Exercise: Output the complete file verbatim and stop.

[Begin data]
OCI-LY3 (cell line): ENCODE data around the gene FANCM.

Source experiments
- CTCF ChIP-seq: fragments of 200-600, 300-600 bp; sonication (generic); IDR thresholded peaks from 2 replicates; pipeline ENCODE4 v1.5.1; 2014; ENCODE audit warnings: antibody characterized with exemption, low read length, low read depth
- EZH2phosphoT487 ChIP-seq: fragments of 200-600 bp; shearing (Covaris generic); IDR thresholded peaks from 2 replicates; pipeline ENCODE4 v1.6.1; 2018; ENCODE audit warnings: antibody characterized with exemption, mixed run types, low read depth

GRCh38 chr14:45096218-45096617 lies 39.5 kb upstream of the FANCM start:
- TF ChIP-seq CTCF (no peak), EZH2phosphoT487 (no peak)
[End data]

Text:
OCI-LY3 (cell line): ENCODE data around the gene FANCM.

Source experiments
- CTCF ChIP-seq: fragments of 200-600, 300-600 bp; sonication (generic); IDR thresholded peaks from 2 replicates; pipeline ENCODE4 v1.5.1; 2014; ENCODE audit warnings: antibody characterized with exemption, low read length, low read depth
- EZH2phosphoT487 ChIP-seq: fragments of 200-600 bp; shearing (Covaris generic); IDR thresholded peaks from 2 replicates; pipeline ENCODE4 v1.6.1; 2018; ENCODE audit warnings: antibody characterized with exemption, mixed run types, low read depth

GRCh38 chr14:45096218-45096617 lies 39.5 kb upstream of the FANCM start:
- TF ChIP-seq CTCF (no peak), EZH2phosphoT487 (no peak)